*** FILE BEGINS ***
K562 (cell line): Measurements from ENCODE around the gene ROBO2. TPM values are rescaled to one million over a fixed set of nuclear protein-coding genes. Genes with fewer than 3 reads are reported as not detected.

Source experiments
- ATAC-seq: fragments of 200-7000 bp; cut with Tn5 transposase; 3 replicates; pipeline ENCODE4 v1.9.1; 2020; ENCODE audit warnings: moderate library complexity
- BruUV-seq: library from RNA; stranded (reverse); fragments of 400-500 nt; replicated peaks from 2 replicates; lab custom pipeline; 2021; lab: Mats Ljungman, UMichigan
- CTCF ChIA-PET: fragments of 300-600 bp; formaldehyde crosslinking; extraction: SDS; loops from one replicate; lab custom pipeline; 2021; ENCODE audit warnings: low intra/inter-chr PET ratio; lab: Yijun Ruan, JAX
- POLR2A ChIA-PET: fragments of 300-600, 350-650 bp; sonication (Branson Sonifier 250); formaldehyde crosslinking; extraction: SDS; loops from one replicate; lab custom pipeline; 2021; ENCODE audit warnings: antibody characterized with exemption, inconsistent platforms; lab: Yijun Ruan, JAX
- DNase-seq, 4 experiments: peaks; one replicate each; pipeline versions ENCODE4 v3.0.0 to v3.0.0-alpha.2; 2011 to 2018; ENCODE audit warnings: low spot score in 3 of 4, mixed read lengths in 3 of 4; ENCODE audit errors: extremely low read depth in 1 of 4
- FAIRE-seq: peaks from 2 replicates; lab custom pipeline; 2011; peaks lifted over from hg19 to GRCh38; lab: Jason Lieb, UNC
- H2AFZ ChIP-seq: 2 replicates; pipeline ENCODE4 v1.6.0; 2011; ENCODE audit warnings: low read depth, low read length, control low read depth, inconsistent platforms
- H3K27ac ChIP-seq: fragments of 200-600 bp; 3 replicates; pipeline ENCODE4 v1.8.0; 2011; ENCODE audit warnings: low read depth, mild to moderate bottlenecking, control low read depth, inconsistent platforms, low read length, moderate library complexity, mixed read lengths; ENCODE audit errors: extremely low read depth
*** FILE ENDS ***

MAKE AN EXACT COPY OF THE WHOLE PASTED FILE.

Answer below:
K562 (cell line): Measurements from ENCODE around the gene ROBO2. TPM values are rescaled to one million over a fixed set of nuclear protein-coding genes. Genes with fewer than 3 reads are reported as not detected.

Source experiments
- ATAC-seq: fragments of 200-7000 bp; cut with Tn5 transposase; 3 replicates; pipeline ENCODE4 v1.9.1; 2020; ENCODE audit warnings: moderate library complexity
- BruUV-seq: library from RNA; stranded (reverse); fragments of 400-500 nt; replicated peaks from 2 replicates; lab custom pipeline; 2021; lab: Mats Ljungman, UMichigan
- CTCF ChIA-PET: fragments of 300-600 bp; formaldehyde crosslinking; extraction: SDS; loops from one replicate; lab custom pipeline; 2021; ENCODE audit warnings: low intra/inter-chr PET ratio; lab: Yijun Ruan, JAX
- POLR2A ChIA-PET: fragments of 300-600, 350-650 bp; sonication (Branson Sonifier 250); formaldehyde crosslinking; extraction: SDS; loops from one replicate; lab custom pipeline; 2021; ENCODE audit warnings: antibody characterized with exemption, inconsistent platforms; lab: Yijun Ruan, JAX
- DNase-seq, 4 experiments: peaks; one replicate each; pipeline versions ENCODE4 v3.0.0 to v3.0.0-alpha.2; 2011 to 2018; ENCODE audit warnings: low spot score in 3 of 4, mixed read lengths in 3 of 4; ENCODE audit errors: extremely low read depth in 1 of 4
- FAIRE-seq: peaks from 2 replicates; lab custom pipeline; 2011; peaks lifted over from hg19 to GRCh38; lab: Jason Lieb, UNC
- H2AFZ ChIP-seq: 2 replicates; pipeline ENCODE4 v1.6.0; 2011; ENCODE audit warnings: low read depth, low read length, control low read depth, inconsistent platforms
- H3K27ac ChIP-seq: fragments of 200-600 bp; 3 replicates; pipeline ENCODE4 v1.8.0; 2011; ENCODE audit warnings: low read depth, mild to moderate bottlenecking, control low read depth, inconsistent platforms, low read length, moderate library complexity, mixed read lengths; ENCODE audit errors: extremely low read depth